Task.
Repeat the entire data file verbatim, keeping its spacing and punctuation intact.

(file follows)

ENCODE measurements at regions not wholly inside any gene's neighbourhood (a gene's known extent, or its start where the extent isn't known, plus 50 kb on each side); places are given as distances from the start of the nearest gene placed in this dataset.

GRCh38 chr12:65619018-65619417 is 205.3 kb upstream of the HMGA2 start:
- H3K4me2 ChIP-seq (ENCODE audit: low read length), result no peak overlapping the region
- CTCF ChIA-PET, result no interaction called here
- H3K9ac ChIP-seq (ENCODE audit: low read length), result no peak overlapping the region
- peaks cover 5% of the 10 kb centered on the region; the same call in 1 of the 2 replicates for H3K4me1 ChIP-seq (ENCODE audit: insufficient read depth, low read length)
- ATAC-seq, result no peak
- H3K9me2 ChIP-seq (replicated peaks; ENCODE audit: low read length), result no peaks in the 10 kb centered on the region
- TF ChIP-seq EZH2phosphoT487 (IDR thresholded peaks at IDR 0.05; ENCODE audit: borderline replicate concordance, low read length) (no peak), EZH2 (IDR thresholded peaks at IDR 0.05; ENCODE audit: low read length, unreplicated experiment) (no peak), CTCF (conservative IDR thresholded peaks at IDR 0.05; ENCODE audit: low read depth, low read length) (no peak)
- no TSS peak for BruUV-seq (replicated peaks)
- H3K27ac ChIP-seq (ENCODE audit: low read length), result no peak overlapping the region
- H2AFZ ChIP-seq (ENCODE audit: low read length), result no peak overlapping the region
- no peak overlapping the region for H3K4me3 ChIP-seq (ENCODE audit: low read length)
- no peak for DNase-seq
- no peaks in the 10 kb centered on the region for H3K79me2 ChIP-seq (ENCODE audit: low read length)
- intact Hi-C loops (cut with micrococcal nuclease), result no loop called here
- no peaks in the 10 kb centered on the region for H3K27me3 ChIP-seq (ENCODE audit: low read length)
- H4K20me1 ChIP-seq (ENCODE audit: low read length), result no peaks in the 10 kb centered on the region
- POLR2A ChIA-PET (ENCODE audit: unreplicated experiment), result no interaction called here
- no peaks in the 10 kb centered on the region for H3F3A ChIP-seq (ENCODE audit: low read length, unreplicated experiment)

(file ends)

ENCODE measurements at regions not wholly inside any gene's neighbourhood (a gene's known extent, or its start where the extent isn't known, plus 50 kb on each side); places are given as distances from the start of the nearest gene placed in this dataset.

GRCh38 chr12:65619018-65619417 is 205.3 kb upstream of the HMGA2 start:
- H3K4me2 ChIP-seq (ENCODE audit: low read length), result no peak overlapping the region
- CTCF ChIA-PET, result no interaction called here
- H3K9ac ChIP-seq (ENCODE audit: low read length), result no peak overlapping the region
- peaks cover 5% of the 10 kb centered on the region; the same call in 1 of the 2 replicates for H3K4me1 ChIP-seq (ENCODE audit: insufficient read depth, low read length)
- ATAC-seq, result no peak
- H3K9me2 ChIP-seq (replicated peaks; ENCODE audit: low read length), result no peaks in the 10 kb centered on the region
- TF ChIP-seq EZH2phosphoT487 (IDR thresholded peaks at IDR 0.05; ENCODE audit: borderline replicate concordance, low read length) (no peak), EZH2 (IDR thresholded peaks at IDR 0.05; ENCODE audit: low read length, unreplicated experiment) (no peak), CTCF (conservative IDR thresholded peaks at IDR 0.05; ENCODE audit: low read depth, low read length) (no peak)
- no TSS peak for BruUV-seq (replicated peaks)
- H3K27ac ChIP-seq (ENCODE audit: low read length), result no peak overlapping the region
- H2AFZ ChIP-seq (ENCODE audit: low read length), result no peak overlapping the region
- no peak overlapping the region for H3K4me3 ChIP-seq (ENCODE audit: low read length)
- no peak for DNase-seq
- no peaks in the 10 kb centered on the region for H3K79me2 ChIP-seq (ENCODE audit: low read length)
- intact Hi-C loops (cut with micrococcal nuclease), result no loop called here
- no peaks in the 10 kb centered on the region for H3K27me3 ChIP-seq (ENCODE audit: low read length)
- H4K20me1 ChIP-seq (ENCODE audit: low read length), result no peaks in the 10 kb centered on the region
- POLR2A ChIA-PET (ENCODE audit: unreplicated experiment), result no interaction called here
- no peaks in the 10 kb centered on the region for H3F3A ChIP-seq (ENCODE audit: low read length, unreplicated experiment)